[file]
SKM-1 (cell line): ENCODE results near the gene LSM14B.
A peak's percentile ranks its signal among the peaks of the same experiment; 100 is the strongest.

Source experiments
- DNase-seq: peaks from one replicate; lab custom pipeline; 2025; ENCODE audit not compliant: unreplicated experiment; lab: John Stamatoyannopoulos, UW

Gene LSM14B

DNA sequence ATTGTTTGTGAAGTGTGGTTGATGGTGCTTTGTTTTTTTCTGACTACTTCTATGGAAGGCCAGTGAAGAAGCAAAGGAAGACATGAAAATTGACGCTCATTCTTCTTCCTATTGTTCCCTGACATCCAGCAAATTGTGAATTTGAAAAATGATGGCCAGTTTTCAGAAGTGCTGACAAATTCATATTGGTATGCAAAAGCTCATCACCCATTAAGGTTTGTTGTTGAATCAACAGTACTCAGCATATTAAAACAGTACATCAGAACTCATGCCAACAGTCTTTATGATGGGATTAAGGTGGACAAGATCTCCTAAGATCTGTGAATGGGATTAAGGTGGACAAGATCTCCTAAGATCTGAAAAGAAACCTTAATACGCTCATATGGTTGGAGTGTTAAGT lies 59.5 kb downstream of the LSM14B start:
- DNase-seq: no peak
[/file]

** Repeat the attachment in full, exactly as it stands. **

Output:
SKM-1 (cell line): ENCODE results near the gene LSM14B.
A peak's percentile ranks its signal among the peaks of the same experiment; 100 is the strongest.

Source experiments
- DNase-seq: peaks from one replicate; lab custom pipeline; 2025; ENCODE audit not compliant: unreplicated experiment; lab: John Stamatoyannopoulos, UW

Gene LSM14B

DNA sequence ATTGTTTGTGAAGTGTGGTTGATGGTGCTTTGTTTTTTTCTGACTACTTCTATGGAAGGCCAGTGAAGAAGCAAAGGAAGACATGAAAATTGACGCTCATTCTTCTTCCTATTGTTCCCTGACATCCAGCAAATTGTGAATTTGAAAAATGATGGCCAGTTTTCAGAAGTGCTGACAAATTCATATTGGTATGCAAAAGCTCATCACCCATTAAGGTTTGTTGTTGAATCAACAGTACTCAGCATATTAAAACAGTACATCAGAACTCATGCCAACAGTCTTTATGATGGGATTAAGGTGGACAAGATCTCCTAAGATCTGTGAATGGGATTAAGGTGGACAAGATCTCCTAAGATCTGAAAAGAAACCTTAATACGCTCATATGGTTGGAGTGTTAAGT lies 59.5 kb downstream of the LSM14B start:
- DNase-seq: no peak